about goals

My productivity as a writer sucks without goals.

I’ve been taking my writing seriously for a little while now–several months–and one of the things I’ve learned is that on my quest to finish a book and get published, I get virtually nowhere if I don’t have a solid idea of what my immediate goals are.

And yes, “finish a book” is a goal, but that goal is way to big for me to gauge today’s productivity (or lack of it). For the time being, I’m stealing Stephen King‘s daily word-count goal (which he mentions in On Writing). 2,000 words. A good writing day is a day when I produce at least 2,000 words. That doesn’t mean I have to stop when I hit 2K. It just means that my minimum commitment to myself is 2K.

Come hell or high water, I’m going to pound out 2,000 words a day.

If I don’t one day, then that day wasn’t a success. No reason to beat myself up for it, but I’ll reflect on it and try to understand why I didn’t meet my goal. Then I’ll shake it off and tackle the next day with the intent of hitting my goal, undeterred by whatever kept me from it the day before.

My point is, I absolutely have to have a goal–something I can tie each day’s work to. Without it, I have no way of knowing if I’m on track or not. But with solid, achievable, short-term goals, I tend to actually get shit done.

Advertisements

About Ash Martin
Ash Martin writes dark fantasy and horror, has a thing for classic monster legends, Nordic mythology, coffee, and sarcasm, and is currently working on multiple books.

3 Responses to about goals

  1. Julie says:

    I’m the same way, Dex. I didn’t manage to finish a single novel until I did NaNo last November. That daily word goal was such a gift. I finished that novel, and have continued the tradition with each novel/fresh draft that I do. I don’t edit that way, because some sections require more than others, but when I write a draft, I have to have the daily goal, the concrete number. The laugh is that hitting it is almost always just the beginning for me, as I almost always blow it out of the water. But without it, I just meander and then find something to distract me.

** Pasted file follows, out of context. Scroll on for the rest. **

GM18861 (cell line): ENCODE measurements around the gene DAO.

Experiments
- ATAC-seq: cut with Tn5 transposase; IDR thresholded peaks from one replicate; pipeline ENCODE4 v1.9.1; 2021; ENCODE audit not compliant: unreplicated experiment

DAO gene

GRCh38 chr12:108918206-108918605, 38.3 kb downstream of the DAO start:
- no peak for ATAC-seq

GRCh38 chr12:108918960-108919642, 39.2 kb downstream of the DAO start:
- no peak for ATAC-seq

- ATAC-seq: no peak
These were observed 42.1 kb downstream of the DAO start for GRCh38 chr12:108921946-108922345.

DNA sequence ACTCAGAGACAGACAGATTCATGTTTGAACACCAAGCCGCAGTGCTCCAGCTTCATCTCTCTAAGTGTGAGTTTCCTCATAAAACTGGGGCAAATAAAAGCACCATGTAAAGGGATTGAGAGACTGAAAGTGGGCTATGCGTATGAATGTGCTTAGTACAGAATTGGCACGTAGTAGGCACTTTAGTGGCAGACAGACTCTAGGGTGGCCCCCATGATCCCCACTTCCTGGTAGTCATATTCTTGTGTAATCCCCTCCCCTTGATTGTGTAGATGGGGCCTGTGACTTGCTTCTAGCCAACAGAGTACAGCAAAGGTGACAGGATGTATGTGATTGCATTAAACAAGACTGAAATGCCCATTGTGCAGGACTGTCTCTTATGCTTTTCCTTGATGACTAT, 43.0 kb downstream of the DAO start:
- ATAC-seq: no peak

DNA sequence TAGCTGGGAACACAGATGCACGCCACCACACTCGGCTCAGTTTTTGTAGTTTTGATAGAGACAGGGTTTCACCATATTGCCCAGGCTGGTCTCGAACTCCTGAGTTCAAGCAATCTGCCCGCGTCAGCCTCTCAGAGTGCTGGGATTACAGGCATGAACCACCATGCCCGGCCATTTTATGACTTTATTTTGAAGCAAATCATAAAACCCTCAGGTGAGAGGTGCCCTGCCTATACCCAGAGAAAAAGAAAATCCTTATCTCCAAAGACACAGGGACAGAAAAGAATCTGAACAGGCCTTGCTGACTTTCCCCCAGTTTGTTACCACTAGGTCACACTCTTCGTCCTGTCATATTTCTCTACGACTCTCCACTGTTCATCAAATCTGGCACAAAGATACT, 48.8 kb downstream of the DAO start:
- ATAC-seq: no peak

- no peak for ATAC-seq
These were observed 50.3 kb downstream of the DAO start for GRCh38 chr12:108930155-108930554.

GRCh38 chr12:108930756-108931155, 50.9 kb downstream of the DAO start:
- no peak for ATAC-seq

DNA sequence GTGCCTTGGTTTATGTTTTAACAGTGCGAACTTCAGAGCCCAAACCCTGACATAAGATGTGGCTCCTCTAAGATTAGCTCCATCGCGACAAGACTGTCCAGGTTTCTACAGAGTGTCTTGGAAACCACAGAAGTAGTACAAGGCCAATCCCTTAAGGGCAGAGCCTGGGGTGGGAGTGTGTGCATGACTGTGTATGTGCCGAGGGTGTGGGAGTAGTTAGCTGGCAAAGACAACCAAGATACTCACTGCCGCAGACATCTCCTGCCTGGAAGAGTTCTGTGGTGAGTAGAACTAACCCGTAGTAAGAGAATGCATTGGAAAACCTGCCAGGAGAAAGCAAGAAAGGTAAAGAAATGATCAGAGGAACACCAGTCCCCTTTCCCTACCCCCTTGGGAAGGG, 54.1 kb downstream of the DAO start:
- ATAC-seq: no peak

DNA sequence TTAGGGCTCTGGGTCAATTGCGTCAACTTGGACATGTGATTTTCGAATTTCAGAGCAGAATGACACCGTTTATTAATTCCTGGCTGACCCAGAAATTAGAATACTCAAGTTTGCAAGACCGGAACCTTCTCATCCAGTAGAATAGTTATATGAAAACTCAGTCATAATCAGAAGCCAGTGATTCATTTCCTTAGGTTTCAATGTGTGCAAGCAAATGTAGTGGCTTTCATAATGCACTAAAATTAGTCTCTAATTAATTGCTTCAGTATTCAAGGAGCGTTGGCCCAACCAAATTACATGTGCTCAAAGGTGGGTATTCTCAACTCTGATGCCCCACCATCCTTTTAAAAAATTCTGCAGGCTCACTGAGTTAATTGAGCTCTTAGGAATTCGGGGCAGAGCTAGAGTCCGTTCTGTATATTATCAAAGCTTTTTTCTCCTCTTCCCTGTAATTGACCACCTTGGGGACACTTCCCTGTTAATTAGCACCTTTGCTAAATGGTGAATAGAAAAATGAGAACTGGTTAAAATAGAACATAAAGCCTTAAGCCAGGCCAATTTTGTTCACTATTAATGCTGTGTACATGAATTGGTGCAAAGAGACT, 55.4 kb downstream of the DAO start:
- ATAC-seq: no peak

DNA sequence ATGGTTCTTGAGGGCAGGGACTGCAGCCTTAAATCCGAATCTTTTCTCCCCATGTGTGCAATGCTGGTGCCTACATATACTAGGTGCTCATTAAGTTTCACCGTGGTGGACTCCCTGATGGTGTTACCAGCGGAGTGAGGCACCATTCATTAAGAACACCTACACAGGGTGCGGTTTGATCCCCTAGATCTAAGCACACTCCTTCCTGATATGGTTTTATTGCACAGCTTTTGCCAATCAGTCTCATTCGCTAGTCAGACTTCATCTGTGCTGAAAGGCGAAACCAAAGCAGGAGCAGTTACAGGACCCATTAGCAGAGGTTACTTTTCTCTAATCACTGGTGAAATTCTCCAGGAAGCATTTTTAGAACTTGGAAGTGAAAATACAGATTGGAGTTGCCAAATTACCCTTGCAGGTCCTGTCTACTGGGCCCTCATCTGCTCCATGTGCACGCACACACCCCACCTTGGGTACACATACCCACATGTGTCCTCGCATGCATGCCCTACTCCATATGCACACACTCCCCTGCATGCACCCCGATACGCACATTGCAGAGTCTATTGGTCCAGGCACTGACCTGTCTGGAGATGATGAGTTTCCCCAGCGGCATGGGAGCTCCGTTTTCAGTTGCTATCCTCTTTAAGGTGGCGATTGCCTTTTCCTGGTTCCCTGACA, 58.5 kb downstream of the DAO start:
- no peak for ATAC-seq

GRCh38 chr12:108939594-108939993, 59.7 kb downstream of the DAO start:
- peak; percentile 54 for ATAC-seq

I hope you find success with this method too, that it can be the beginning of things flowing well for you. I’ve enjoyed your flash fiction so much that I’m eager to see what you do with longer works, where I can get more than just a little taste of your style. I want more! 🙂

    Like

    • dex says:

      Thanks, Julie. I’m actually looking forward to reading more of what you’ve written, too. (Is there some place I can get that novel yet?)

      As for the books, I’m working on ’em. Hopefully, there will be something finished-ish in the next few months. And hopefully I can bring what you like about the flash fiction over to something longer!

      Like

      • Julie says:

        That’s the trick, given that flash fiction and longer forms are different, but I think it’ll work for you. Certainly you do an amazing job with characterization in such a small space, something that will translate well, in addition to creating a good feel for the atmosphere in your work. I’m optimistic. 🙂

        As for my work, Bound isn’t ready yet, but I think I’m on track for my goal of late summer. I will make sure to let you know when it’s coming out though. The rest of the trilogy, we’ll see. I’ve only started editing book 3 now, and book 2 is in for its first round of feedback. All things in their proper time and readiness.

        Like

Leave a Reply

Fill in your details below or click an icon to log in:

WordPress.com Logo

You are commenting using your WordPress.com account. Log Out / Change )

Twitter picture

You are commenting using your Twitter account. Log Out / Change )

Facebook photo

You are commenting using your Facebook account. Log Out / Change )

Google+ photo

You are commenting using your Google+ account. Log Out / Change )

Connecting to %s

%d bloggers like this: